on June 7, 2013
I accidentally stumbled upon a group of books that support a theory I call "our little fake worldviews." My theory is, basically, that large amounts of things we believe -- and do so very firmly in some instances -- aren't even true.
The first in the series I found was "Mistakes Were Made (But Not By Me), by Carol Tavris and Elliot Aronson. This book was followed by, The Self Illusion: Why There Is No "You" Inside Your Head, by Bruce Hood. Both of these books are highly recommended. Later, I found "Thinking, Fast and Slow," by Daniel Kahneman, which I'm reading now.
The basis of the books are that people are terribly easy to manipulate. For example, if you can prime someone by asking the question in a certain way, you can skew the answers given to the question. For example, if you ask the question, "Did Gandhi live to be 144 years old?" You can make people give a much higher age of death for Gandhi than his actual age when he died. Why? Because by inserting "144 years old" into the question, the majority of people start at 144 years old and go down, having a mental image of a very old man in the process (This example was actually from "Thinking, Fast and Slow," by Daniel Kahneman).
The first section of Nudge is very similar to the above books, being filled with interesting studies that show how little there actually is to "us." While very good, unfortunately, some of the studies had actually been covered in the above books somewhere. At some points, it seemed that entire paragraphs were interchangeable between books, as there were sections that I remember almost word for word from other books. I'm not sure who quoted, who, though, or which books even.
The second section of the book is about retirement plans, investing, insurance, etc. The connection to the first section is that, if people are "nudged" in the right direction (by subtle manipulation), the public at large can be pushed in a direction that benefits both the individual and society as a whole. The authors seem to think they are taking a libertarian position while doing their nudging, but as someone who has studied a lot of libertarians philosophy, nothing really jumped out at me as being overtly libertarian in origin.
Unfortunately, the authors are very long winded. The first section of the book is admittedly really interesting. However, if you don't actually have investments, stock, or retirement plans at work, you can just skip the second half of the book. It is tedious and boring.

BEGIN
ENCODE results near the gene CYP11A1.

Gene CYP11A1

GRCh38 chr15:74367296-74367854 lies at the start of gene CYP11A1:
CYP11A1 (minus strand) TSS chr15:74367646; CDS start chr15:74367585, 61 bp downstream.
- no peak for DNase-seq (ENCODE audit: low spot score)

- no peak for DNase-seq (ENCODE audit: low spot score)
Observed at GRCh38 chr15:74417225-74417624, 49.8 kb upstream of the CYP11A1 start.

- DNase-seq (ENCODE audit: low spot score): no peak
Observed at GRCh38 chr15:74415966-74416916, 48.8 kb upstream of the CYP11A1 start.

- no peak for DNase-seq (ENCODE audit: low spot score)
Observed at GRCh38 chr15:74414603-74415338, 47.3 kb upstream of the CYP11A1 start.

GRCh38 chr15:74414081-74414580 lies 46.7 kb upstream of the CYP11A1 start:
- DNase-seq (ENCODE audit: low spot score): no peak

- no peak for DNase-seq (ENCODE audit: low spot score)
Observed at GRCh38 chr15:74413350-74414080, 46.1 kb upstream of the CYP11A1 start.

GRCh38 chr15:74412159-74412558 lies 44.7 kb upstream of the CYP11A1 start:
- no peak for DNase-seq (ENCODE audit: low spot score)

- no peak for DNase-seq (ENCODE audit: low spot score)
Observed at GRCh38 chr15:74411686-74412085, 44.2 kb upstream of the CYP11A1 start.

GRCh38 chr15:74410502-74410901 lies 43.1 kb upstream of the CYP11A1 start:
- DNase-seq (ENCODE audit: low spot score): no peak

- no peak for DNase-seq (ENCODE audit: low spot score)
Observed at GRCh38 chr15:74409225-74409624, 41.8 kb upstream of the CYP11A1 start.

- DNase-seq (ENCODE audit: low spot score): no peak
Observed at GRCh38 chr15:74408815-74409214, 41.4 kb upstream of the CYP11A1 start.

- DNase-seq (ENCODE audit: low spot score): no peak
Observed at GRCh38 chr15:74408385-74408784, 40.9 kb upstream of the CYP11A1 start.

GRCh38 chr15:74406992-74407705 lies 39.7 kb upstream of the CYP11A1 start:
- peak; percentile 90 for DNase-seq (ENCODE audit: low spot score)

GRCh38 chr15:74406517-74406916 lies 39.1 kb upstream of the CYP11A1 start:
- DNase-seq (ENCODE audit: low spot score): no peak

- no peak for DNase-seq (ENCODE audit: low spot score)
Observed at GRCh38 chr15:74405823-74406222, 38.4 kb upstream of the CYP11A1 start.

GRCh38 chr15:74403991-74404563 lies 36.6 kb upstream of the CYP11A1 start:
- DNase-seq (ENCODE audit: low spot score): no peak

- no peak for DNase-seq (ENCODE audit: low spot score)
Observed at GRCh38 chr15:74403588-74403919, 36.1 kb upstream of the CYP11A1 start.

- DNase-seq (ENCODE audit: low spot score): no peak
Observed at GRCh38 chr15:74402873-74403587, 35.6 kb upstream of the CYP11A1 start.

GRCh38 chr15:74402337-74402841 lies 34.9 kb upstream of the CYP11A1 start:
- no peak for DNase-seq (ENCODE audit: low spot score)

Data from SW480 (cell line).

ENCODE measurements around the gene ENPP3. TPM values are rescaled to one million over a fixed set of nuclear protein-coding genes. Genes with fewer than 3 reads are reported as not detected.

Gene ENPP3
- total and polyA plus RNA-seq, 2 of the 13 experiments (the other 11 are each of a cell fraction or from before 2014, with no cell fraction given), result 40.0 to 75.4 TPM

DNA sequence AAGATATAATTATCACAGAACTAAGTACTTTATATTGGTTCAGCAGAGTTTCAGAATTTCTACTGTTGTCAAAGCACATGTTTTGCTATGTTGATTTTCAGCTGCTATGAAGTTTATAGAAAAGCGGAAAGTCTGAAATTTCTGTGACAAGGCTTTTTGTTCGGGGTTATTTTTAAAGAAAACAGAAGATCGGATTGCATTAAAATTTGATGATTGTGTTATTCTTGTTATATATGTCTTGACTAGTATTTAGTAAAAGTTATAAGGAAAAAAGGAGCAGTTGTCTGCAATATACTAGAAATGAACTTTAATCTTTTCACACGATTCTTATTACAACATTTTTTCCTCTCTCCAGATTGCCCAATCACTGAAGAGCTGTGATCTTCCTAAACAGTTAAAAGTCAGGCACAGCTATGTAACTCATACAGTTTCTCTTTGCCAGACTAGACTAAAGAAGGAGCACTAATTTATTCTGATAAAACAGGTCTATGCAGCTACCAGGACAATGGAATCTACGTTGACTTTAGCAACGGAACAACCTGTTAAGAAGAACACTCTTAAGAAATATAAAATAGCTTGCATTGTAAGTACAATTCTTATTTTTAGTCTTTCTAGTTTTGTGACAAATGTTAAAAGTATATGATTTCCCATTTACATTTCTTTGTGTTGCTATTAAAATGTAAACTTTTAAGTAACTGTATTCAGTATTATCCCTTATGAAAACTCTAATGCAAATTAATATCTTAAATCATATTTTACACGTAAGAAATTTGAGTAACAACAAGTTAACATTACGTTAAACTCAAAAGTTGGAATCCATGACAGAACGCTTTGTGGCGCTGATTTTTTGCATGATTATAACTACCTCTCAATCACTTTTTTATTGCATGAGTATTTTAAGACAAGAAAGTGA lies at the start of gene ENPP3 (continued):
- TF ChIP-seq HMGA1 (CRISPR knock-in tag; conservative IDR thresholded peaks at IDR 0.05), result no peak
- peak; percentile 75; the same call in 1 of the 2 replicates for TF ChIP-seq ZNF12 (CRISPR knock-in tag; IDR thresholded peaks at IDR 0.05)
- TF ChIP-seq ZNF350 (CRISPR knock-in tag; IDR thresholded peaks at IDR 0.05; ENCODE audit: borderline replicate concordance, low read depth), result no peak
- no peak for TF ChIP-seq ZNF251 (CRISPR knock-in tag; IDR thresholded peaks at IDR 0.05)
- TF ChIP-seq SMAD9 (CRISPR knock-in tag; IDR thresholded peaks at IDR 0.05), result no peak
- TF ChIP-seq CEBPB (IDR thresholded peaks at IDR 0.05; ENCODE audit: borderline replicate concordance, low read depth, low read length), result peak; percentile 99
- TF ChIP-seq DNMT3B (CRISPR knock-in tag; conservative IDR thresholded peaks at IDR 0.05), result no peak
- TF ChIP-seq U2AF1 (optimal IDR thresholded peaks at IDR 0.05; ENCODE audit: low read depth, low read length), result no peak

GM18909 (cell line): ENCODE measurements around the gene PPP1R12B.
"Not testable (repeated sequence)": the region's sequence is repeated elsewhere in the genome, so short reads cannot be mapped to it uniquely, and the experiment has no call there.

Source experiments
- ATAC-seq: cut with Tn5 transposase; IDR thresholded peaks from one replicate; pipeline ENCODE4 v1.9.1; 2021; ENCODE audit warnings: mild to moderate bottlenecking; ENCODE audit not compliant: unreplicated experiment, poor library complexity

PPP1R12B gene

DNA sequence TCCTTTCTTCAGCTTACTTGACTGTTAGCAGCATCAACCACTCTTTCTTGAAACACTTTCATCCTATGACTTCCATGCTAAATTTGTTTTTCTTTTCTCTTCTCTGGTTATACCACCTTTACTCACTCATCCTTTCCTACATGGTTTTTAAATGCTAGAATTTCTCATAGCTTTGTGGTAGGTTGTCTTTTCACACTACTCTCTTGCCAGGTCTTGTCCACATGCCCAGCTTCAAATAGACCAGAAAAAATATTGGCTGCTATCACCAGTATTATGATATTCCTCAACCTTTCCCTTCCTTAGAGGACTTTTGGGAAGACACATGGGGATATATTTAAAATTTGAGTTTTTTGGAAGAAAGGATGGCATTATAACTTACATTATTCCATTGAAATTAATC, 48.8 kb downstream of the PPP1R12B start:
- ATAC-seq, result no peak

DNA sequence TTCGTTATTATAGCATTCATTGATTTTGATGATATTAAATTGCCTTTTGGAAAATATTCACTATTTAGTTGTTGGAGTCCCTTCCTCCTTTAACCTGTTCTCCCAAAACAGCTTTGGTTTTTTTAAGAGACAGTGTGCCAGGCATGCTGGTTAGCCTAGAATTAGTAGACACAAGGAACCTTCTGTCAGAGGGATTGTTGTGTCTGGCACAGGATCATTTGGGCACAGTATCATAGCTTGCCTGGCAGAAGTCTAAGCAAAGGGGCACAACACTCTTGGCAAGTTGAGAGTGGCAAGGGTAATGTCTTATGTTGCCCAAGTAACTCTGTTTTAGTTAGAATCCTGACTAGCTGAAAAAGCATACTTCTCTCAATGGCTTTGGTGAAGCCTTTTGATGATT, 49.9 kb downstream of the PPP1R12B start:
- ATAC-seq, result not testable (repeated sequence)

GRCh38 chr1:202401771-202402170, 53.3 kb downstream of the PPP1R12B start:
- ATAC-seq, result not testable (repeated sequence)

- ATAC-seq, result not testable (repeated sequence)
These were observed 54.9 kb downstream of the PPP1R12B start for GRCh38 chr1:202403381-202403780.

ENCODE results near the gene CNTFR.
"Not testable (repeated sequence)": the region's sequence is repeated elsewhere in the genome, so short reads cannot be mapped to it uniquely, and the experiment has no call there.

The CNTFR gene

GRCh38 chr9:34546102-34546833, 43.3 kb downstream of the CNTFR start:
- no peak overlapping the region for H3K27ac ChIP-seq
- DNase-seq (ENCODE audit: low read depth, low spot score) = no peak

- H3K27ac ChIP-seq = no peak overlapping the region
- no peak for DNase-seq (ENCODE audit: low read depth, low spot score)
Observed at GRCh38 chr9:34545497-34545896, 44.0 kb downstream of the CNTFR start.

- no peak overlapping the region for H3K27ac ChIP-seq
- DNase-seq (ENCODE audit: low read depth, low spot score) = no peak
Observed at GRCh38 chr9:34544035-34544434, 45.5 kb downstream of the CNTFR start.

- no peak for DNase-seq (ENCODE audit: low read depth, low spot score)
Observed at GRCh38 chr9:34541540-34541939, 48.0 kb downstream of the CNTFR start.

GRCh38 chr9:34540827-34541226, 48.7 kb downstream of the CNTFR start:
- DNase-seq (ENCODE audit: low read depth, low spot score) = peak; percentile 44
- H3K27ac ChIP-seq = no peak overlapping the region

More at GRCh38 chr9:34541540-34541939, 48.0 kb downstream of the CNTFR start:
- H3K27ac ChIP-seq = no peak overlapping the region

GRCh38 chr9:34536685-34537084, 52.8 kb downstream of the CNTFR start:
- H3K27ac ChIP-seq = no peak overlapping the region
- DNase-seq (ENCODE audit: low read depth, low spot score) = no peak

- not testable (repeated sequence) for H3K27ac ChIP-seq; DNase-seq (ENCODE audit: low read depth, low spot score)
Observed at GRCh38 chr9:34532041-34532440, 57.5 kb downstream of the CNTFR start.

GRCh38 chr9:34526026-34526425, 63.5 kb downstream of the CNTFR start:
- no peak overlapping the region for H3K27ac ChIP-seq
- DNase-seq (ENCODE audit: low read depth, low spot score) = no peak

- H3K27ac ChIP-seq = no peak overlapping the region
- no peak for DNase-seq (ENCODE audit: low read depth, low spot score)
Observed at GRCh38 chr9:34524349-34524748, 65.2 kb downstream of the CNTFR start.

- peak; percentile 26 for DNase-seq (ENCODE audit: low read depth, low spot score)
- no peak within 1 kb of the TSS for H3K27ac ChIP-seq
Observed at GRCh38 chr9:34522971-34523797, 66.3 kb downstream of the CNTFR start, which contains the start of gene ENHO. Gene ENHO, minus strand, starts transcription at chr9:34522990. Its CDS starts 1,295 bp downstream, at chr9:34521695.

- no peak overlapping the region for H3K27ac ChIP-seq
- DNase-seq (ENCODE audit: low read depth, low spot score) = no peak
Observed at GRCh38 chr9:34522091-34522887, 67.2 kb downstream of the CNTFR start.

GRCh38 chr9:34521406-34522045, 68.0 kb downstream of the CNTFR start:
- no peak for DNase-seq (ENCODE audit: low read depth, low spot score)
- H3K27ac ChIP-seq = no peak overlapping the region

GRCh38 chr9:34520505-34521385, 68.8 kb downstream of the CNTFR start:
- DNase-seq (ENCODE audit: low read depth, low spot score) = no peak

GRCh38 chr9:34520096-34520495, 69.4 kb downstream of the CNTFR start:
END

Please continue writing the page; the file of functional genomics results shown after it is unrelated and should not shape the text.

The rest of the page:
While I'm sure the book may be of some help to people who actually have investments, stock, retirement plans, etc., this book could be skipped in favor of the similar but better books mentioned above. If you are interested in this book because of its purported libertarian leanings, I would suggest something from Ron Paul instead.
All in all, I am not disappointed for buying the book, but I sure wouldn't put this at the top of my list for must reads.
on April 15, 2012
This book is highly political, despite what the authors might tell you. It is also a book for and by the urban liberal elite, again despite what the authors might claim otherwise. That said, it's a must-read book for those interested in decision architecture in the public sphere.
I wish the authors had not claimed to appeal to conservatives. It's not clear wether they know what having a conservative POV means. For example, a conservative would not consider removing the word "marriage" from 1,000,000 pages of public documents in order to "simplify" the distinction between the legal partnership status and the religious union of two people. One doesn't need to count the unintended consequences & unintentional costs to realize that this is not a minor change.
Nor do the authors help their cause by suggesting (in the same sentence) that scuba diving clubs and the Catholic Church should be free to marry whomever they like, free of government interference. That might appeal to some extreme libertarians, but certainly not to conservatives -- religious or otherwise.